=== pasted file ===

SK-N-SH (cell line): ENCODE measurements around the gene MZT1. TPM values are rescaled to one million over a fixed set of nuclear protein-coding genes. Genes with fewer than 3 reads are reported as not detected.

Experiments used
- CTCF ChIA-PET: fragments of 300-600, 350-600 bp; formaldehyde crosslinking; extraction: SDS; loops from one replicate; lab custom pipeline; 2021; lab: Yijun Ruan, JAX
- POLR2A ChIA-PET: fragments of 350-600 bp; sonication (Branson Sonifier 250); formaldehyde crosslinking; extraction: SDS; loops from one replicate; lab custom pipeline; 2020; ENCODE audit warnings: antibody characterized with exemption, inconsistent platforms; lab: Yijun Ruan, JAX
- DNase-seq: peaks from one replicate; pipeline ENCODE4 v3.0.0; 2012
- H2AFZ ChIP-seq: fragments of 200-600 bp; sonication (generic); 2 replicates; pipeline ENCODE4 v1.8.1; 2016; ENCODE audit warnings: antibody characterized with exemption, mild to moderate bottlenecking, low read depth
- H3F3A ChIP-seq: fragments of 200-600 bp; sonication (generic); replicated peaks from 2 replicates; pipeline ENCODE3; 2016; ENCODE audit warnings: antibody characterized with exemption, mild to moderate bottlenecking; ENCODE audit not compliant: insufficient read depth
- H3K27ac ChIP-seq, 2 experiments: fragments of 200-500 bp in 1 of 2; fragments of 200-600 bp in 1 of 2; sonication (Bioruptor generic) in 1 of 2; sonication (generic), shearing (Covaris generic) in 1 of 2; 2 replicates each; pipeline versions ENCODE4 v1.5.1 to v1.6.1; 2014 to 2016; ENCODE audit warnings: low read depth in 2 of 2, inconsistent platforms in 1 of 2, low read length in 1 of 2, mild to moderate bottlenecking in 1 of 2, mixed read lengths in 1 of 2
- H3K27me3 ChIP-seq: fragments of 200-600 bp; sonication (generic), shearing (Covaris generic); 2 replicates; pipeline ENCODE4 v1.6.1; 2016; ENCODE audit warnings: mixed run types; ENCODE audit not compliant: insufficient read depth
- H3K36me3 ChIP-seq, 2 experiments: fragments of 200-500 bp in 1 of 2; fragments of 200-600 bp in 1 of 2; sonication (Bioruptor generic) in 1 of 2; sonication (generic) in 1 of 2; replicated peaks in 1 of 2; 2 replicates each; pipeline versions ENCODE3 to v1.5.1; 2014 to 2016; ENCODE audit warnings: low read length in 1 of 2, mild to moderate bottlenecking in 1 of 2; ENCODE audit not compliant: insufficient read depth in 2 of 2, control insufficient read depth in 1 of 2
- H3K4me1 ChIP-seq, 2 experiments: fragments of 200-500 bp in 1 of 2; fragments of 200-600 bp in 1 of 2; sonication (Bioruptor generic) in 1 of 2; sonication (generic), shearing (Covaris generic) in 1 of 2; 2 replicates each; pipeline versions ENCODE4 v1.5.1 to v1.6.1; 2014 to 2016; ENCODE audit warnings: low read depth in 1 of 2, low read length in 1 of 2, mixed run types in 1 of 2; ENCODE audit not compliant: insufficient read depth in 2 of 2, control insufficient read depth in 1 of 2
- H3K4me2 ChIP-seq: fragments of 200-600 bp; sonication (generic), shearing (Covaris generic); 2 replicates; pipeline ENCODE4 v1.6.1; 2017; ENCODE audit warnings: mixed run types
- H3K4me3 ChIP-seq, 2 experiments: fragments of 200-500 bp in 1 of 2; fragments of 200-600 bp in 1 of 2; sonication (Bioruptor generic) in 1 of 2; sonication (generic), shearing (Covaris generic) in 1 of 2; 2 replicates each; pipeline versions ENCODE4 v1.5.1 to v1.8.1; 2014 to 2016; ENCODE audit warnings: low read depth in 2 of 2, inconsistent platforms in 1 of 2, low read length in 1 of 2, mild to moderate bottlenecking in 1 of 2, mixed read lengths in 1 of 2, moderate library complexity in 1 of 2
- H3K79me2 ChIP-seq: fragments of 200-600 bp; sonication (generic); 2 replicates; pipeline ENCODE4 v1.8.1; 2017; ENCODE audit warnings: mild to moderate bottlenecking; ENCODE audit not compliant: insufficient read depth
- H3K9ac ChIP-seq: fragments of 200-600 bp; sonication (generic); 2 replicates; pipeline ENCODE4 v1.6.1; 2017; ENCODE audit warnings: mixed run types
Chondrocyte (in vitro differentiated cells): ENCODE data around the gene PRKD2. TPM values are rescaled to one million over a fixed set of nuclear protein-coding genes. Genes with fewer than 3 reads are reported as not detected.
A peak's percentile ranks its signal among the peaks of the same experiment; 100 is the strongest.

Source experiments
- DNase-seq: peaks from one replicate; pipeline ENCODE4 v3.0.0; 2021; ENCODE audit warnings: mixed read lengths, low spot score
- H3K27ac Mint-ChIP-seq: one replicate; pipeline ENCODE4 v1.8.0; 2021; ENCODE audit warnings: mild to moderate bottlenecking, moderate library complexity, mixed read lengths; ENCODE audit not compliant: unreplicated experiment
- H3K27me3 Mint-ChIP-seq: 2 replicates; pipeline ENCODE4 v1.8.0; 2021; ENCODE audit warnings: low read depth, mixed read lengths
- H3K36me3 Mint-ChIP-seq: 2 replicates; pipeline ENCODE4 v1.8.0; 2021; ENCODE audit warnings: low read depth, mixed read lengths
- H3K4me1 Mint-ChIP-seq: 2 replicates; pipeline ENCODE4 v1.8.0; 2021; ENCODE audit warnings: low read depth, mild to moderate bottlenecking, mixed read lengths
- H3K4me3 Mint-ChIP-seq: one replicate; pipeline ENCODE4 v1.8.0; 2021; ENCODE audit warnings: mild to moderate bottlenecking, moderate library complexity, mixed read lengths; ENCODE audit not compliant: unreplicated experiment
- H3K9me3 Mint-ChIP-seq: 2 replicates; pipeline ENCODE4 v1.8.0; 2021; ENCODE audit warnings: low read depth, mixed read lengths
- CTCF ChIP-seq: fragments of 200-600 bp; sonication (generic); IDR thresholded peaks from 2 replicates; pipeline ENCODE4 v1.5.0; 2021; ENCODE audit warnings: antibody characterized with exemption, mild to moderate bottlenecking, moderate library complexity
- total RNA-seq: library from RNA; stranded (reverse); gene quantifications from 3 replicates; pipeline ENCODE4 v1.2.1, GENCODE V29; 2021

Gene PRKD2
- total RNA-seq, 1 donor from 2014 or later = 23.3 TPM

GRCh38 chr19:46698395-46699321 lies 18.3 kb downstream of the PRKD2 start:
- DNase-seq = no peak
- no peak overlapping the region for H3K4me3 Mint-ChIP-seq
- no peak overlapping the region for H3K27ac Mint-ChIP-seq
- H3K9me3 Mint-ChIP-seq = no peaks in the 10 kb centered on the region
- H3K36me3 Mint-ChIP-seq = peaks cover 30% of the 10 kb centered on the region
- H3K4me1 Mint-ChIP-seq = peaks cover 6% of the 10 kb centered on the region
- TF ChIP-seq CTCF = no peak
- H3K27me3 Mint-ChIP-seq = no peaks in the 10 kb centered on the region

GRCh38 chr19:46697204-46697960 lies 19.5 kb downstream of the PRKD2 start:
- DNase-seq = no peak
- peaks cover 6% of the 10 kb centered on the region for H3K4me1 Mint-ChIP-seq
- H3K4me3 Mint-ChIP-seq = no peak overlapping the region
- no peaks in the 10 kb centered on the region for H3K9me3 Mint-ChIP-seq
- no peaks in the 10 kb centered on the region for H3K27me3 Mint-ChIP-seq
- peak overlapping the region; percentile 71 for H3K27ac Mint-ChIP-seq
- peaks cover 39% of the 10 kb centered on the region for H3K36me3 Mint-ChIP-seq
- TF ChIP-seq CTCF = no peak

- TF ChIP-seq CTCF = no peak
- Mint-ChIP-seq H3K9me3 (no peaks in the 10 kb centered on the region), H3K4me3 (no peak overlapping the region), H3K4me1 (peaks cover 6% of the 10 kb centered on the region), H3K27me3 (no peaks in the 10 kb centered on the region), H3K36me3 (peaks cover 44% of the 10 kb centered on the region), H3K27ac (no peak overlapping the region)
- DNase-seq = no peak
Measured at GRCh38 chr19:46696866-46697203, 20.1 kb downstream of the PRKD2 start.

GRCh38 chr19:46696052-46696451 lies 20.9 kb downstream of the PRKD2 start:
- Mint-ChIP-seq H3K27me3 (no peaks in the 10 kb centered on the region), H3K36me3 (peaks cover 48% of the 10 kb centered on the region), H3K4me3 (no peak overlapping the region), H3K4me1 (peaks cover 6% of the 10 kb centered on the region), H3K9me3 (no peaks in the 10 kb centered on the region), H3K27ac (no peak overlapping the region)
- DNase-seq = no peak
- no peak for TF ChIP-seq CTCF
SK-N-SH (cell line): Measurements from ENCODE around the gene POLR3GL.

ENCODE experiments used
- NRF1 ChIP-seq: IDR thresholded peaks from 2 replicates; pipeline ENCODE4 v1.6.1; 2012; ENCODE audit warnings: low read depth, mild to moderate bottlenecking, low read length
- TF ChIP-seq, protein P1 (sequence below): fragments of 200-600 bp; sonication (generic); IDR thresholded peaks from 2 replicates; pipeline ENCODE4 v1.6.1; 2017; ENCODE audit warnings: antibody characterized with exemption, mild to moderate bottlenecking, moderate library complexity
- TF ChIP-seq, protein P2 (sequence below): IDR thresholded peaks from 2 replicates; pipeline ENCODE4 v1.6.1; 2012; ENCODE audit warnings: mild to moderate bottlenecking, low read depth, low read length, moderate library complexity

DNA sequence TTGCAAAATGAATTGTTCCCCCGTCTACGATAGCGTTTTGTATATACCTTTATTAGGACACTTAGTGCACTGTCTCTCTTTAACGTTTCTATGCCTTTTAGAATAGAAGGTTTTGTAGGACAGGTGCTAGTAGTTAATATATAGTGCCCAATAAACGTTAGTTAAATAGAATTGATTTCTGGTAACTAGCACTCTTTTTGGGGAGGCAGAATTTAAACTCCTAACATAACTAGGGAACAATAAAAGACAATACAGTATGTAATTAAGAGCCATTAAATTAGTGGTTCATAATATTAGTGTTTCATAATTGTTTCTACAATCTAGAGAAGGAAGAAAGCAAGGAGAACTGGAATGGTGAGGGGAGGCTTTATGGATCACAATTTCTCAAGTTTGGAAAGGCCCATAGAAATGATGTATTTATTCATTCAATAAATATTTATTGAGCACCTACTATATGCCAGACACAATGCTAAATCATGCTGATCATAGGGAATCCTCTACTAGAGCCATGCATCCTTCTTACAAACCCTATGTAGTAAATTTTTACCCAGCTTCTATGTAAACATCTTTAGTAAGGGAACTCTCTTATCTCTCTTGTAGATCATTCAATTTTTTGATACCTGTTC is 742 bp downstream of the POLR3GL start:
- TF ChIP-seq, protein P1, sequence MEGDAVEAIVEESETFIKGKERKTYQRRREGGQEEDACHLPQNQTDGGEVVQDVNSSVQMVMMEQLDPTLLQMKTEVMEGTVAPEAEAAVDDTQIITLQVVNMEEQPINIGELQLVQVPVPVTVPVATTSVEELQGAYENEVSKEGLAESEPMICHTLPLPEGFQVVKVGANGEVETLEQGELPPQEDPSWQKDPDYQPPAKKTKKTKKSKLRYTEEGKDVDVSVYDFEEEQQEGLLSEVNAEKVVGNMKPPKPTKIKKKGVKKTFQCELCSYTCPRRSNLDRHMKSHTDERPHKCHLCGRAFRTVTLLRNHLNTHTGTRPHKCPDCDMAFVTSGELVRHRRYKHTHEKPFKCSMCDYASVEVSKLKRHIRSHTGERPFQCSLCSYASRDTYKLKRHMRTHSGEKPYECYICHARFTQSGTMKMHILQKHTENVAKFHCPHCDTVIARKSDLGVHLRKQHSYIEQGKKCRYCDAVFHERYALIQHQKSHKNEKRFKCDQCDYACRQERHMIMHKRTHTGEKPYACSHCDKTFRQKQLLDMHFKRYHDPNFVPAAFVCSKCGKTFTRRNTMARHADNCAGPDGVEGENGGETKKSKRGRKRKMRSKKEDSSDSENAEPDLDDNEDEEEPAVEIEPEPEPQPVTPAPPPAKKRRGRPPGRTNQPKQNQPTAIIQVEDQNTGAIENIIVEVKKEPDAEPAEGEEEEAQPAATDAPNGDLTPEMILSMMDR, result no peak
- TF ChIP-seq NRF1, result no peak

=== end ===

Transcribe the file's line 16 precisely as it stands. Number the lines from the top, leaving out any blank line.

Chondrocyte (in vitro differentiated cells): ENCODE data around the gene PRKD2. TPM values are rescaled to one million over a fixed set of nuclear protein-coding genes. Genes with fewer than 3 reads are reported as not detected.